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For anyone who’s ever traced their family tree, the process is both rewarding and time consuming.
You can just imagine John Clisby’s reaction when he was delivered an empty Priority Mail tube which should have contained 17 pages of family genealogy prepared by his great-great-uncle in the early 1900s.
"I was sickened, disheartened by the loss," said Clisby who lives in Birmingham, AL. "The document is irreplaceable. The people who put the family tree together have been gone for many years. This information could never be assembled again."
The documents were mailed by a descendant in LaGrange, KY. What happened during transit is anyone’s guess, but fortunately, the documents were found by Louisville Consumer Affairs Clerk Sue Ballard.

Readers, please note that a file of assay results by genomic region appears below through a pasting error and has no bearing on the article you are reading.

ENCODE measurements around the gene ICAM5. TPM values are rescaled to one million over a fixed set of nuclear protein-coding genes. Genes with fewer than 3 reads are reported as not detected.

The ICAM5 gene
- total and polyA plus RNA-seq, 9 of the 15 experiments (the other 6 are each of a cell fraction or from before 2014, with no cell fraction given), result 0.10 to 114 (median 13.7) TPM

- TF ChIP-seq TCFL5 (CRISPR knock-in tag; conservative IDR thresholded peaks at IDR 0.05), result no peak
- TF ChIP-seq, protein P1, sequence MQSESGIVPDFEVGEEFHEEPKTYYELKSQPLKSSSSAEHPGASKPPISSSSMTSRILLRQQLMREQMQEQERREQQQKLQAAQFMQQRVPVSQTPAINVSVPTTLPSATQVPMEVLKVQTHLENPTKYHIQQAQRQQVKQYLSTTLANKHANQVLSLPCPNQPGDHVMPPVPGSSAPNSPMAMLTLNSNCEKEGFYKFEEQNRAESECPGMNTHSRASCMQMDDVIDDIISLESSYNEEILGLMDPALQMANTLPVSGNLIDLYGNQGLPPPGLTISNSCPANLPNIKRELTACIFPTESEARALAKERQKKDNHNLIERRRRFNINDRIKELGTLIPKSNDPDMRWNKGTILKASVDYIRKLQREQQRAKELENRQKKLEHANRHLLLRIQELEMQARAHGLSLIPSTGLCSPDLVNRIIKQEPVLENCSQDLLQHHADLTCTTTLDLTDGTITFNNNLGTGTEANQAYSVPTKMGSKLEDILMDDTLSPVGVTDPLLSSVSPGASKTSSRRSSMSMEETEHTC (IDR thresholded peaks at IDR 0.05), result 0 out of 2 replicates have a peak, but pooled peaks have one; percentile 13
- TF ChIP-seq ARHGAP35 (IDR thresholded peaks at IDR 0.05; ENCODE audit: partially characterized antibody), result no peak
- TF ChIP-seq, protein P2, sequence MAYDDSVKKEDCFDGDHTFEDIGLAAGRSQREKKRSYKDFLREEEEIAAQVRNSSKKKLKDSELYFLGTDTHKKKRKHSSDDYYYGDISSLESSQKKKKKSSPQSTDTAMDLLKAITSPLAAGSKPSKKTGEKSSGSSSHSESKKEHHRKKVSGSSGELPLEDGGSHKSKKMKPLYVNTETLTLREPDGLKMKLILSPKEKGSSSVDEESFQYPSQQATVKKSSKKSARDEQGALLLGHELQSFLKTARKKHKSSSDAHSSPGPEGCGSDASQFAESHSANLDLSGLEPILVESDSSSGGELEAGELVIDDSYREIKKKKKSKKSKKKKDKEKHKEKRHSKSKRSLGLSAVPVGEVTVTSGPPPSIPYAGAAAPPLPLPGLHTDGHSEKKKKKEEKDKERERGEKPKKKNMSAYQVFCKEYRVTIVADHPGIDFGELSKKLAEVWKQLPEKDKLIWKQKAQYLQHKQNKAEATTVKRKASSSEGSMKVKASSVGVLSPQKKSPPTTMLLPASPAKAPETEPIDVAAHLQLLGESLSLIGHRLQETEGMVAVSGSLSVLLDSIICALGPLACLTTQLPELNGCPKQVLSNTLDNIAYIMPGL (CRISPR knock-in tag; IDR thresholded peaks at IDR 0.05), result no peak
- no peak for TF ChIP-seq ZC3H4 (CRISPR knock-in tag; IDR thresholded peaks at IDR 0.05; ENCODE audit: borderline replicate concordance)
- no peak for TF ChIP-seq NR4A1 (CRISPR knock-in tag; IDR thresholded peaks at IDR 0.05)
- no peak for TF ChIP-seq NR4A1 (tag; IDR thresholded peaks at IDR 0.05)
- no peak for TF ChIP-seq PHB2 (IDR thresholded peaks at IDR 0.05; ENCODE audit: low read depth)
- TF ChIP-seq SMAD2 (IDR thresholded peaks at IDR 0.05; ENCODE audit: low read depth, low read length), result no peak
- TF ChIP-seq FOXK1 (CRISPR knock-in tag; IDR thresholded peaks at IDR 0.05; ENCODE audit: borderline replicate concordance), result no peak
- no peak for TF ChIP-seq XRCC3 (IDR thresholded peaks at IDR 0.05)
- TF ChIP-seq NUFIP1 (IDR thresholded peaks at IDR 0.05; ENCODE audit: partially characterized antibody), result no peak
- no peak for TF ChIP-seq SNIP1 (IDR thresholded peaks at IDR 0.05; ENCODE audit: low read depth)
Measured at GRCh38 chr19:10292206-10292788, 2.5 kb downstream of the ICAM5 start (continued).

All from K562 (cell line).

Consumer Affairs Manager Jenise Hale (left) and Sue Ballard look at the family tree found loose in the mail.
Consumer Affairs Manager Jenise Hale was notified of the loss. In turn Hale told her staff to be on the lookout for "large graph-like paper about 2′ x 3′ with a family history including the names Irwing, McHenry, Ketchum and Harrison."
Ballard found what looked like Clisby’s family history documents, but none of the provided names could be found. "We decided to call him and ask about other names, and he gave us several additional names and we finally hit upon an unusual one that proved these were, in fact, his precious missing documents," said Ballard.
"Their efforts to find the documents and get them back to me were just wonderful and greatly appreciated,” said Clisby.
Marilyn Jones has been a journalist for more than 30 years and is currently a freelance feature writer specializing in travel. Her articles have appeared in major newspapers including the Boston Globe, Akron Beacon Journal and Chicago Sun-Times as well as regional travel magazines.